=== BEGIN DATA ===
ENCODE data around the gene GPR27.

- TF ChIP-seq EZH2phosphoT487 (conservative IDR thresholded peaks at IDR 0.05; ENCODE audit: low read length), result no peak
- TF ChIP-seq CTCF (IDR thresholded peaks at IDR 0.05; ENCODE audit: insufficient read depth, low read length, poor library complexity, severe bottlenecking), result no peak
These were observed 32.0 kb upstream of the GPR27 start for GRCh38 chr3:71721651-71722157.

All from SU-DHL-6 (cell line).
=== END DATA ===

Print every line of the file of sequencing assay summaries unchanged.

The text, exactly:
ENCODE data around the gene GPR27.

- TF ChIP-seq EZH2phosphoT487 (conservative IDR thresholded peaks at IDR 0.05; ENCODE audit: low read length), result no peak
- TF ChIP-seq CTCF (IDR thresholded peaks at IDR 0.05; ENCODE audit: insufficient read depth, low read length, poor library complexity, severe bottlenecking), result no peak
These were observed 32.0 kb upstream of the GPR27 start for GRCh38 chr3:71721651-71722157.

All from SU-DHL-6 (cell line).